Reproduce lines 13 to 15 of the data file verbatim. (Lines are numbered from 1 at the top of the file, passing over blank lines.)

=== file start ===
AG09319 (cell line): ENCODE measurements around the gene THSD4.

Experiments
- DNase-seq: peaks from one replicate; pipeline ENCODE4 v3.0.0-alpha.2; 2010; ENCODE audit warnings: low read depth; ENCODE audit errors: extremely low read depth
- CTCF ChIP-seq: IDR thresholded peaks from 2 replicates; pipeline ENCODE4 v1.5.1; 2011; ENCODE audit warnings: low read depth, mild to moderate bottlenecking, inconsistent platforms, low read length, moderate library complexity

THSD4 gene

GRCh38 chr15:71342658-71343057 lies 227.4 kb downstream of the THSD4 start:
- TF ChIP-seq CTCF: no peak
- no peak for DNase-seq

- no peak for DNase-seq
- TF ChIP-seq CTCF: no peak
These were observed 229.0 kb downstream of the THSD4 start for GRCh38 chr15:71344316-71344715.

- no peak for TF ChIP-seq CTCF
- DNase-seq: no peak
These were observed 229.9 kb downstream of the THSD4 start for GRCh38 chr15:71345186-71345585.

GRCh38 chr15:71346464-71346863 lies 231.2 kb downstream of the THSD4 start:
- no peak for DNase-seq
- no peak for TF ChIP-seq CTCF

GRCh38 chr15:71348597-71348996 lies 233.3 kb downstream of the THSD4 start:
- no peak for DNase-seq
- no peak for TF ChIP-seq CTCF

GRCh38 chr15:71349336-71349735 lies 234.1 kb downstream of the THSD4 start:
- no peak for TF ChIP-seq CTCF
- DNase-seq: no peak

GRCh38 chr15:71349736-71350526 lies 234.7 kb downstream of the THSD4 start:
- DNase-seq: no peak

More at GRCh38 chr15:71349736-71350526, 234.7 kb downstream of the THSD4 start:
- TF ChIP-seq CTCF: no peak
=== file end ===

- DNase-seq: no peak
These were observed 229.9 kb downstream of the THSD4 start for GRCh38 chr15:71345186-71345585.

GRCh38 chr15:71346464-71346863 lies 231.2 kb downstream of the THSD4 start: